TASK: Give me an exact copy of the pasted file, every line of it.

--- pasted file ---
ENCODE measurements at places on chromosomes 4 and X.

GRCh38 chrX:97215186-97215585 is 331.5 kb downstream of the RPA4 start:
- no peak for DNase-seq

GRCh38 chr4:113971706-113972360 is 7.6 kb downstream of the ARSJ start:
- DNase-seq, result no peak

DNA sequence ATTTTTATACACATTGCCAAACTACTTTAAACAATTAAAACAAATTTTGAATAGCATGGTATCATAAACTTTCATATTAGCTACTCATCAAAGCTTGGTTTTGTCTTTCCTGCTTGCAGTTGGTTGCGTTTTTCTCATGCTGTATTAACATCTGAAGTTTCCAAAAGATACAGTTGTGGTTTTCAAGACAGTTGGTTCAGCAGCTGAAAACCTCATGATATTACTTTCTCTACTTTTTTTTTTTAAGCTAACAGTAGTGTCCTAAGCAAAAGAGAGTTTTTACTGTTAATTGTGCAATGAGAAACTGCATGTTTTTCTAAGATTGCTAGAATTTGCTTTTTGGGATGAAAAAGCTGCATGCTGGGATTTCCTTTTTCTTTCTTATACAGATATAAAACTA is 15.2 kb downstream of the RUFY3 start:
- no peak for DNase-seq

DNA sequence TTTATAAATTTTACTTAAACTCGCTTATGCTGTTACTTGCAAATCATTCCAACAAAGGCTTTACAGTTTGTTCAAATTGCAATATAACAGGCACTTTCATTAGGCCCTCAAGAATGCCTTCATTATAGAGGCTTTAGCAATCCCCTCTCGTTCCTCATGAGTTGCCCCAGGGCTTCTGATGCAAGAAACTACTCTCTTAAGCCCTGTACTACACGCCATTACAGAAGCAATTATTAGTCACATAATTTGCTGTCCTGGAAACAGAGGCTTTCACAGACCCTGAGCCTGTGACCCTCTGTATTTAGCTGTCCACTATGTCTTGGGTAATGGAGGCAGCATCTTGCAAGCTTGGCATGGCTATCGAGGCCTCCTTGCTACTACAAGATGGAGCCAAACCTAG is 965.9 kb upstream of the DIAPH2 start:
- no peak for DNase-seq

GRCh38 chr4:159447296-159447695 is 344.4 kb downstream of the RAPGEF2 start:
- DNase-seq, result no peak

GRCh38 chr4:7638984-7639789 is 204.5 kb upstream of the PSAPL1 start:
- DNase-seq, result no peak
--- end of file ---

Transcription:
ENCODE measurements at places on chromosomes 4 and X.

GRCh38 chrX:97215186-97215585 is 331.5 kb downstream of the RPA4 start:
- no peak for DNase-seq

GRCh38 chr4:113971706-113972360 is 7.6 kb downstream of the ARSJ start:
- DNase-seq, result no peak

DNA sequence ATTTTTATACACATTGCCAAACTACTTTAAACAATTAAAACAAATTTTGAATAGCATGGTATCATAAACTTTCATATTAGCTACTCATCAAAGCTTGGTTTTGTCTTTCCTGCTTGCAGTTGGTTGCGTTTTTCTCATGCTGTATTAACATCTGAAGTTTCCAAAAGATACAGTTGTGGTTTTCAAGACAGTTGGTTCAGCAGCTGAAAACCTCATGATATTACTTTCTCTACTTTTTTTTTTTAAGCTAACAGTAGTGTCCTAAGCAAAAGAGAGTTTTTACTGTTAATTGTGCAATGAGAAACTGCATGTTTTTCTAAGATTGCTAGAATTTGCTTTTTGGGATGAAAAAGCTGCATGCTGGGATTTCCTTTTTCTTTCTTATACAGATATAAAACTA is 15.2 kb downstream of the RUFY3 start:
- no peak for DNase-seq

DNA sequence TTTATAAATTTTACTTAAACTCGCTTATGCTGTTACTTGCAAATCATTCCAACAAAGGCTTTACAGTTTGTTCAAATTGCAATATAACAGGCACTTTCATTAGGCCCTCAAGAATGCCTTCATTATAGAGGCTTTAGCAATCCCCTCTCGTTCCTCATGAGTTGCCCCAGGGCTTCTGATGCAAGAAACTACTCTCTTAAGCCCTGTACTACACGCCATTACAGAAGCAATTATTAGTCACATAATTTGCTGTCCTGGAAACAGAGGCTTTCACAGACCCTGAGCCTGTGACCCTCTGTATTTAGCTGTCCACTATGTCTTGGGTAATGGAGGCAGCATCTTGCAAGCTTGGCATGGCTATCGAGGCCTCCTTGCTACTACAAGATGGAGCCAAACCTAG is 965.9 kb upstream of the DIAPH2 start:
- no peak for DNase-seq

GRCh38 chr4:159447296-159447695 is 344.4 kb downstream of the RAPGEF2 start:
- DNase-seq, result no peak

GRCh38 chr4:7638984-7639789 is 204.5 kb upstream of the PSAPL1 start:
- DNase-seq, result no peak